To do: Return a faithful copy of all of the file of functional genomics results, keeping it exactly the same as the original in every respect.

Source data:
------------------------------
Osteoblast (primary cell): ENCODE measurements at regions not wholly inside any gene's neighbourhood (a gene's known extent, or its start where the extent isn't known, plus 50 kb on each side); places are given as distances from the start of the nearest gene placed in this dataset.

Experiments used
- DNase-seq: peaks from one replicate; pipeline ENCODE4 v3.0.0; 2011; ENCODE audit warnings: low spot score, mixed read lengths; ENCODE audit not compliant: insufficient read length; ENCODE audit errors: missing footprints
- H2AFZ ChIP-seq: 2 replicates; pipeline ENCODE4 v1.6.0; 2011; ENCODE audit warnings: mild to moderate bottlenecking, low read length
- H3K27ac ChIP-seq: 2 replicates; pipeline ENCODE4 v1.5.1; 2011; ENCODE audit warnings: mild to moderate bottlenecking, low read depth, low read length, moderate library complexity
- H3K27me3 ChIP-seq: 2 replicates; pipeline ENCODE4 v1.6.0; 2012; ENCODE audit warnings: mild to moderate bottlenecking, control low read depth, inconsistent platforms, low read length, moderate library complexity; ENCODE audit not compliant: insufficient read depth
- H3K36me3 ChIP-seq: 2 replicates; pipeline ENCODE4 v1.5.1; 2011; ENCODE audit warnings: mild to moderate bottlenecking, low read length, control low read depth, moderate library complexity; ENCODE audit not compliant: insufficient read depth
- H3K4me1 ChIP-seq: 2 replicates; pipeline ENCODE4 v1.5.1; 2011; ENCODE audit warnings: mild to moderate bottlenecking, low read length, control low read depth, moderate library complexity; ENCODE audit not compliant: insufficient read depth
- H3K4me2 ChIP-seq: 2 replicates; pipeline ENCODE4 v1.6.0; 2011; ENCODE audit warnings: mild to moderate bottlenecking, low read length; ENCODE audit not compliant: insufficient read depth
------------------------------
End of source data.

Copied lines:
Osteoblast (primary cell): ENCODE measurements at regions not wholly inside any gene's neighbourhood (a gene's known extent, or its start where the extent isn't known, plus 50 kb on each side); places are given as distances from the start of the nearest gene placed in this dataset.

Experiments used
- DNase-seq: peaks from one replicate; pipeline ENCODE4 v3.0.0; 2011; ENCODE audit warnings: low spot score, mixed read lengths; ENCODE audit not compliant: insufficient read length; ENCODE audit errors: missing footprints
- H2AFZ ChIP-seq: 2 replicates; pipeline ENCODE4 v1.6.0; 2011; ENCODE audit warnings: mild to moderate bottlenecking, low read length
- H3K27ac ChIP-seq: 2 replicates; pipeline ENCODE4 v1.5.1; 2011; ENCODE audit warnings: mild to moderate bottlenecking, low read depth, low read length, moderate library complexity
- H3K27me3 ChIP-seq: 2 replicates; pipeline ENCODE4 v1.6.0; 2012; ENCODE audit warnings: mild to moderate bottlenecking, control low read depth, inconsistent platforms, low read length, moderate library complexity; ENCODE audit not compliant: insufficient read depth
- H3K36me3 ChIP-seq: 2 replicates; pipeline ENCODE4 v1.5.1; 2011; ENCODE audit warnings: mild to moderate bottlenecking, low read length, control low read depth, moderate library complexity; ENCODE audit not compliant: insufficient read depth
- H3K4me1 ChIP-seq: 2 replicates; pipeline ENCODE4 v1.5.1; 2011; ENCODE audit warnings: mild to moderate bottlenecking, low read length, control low read depth, moderate library complexity; ENCODE audit not compliant: insufficient read depth
- H3K4me2 ChIP-seq: 2 replicates; pipeline ENCODE4 v1.6.0; 2011; ENCODE audit warnings: mild to moderate bottlenecking, low read length; ENCODE audit not compliant: insufficient read depth